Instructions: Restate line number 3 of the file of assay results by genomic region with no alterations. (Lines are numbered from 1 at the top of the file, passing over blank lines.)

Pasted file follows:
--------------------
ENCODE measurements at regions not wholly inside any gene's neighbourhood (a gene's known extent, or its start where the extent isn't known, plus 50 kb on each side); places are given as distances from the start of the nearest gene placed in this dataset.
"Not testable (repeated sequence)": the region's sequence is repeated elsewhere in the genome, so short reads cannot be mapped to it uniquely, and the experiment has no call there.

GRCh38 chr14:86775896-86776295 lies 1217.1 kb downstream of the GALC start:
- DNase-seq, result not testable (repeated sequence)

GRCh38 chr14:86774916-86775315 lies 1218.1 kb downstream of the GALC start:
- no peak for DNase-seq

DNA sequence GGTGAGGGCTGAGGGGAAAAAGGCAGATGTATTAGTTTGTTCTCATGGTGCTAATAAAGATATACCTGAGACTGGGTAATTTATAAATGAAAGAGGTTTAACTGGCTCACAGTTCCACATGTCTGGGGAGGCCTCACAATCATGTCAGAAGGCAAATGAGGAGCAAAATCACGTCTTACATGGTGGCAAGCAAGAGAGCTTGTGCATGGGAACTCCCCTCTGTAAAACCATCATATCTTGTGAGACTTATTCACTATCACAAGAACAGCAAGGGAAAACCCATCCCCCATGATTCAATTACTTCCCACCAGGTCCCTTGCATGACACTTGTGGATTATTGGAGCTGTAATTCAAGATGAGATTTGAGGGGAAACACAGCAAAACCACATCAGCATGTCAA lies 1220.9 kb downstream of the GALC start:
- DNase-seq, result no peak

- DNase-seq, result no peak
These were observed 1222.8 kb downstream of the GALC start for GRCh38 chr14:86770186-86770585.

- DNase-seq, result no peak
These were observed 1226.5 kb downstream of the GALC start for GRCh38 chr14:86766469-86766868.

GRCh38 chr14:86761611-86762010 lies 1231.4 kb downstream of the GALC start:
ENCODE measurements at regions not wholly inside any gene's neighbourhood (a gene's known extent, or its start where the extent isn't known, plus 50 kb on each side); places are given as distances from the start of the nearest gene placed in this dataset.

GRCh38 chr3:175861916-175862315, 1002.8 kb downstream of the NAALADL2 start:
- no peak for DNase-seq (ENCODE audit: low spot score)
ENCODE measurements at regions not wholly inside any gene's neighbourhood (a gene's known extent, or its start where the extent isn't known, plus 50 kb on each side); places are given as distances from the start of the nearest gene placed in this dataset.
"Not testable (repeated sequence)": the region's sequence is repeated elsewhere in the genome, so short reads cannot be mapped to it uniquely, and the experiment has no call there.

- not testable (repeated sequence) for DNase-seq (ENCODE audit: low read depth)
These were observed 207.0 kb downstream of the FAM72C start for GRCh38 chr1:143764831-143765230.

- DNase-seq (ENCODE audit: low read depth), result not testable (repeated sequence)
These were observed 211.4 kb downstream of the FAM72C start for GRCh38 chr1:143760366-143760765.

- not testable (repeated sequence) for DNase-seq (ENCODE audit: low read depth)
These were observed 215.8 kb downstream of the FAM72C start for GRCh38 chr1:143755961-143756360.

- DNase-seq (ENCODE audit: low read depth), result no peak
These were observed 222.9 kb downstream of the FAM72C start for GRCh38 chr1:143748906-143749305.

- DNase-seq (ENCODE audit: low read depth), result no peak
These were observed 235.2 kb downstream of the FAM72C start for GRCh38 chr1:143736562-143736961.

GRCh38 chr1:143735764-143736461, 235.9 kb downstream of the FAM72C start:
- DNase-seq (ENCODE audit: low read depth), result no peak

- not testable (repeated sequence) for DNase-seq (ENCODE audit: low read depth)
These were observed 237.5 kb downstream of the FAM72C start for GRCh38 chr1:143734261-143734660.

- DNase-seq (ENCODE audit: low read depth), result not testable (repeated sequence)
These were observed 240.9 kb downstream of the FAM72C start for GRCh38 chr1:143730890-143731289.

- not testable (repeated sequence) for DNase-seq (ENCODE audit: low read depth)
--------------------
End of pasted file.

GRCh38 chr14:86775896-86776295 lies 1217.1 kb downstream of the GALC start: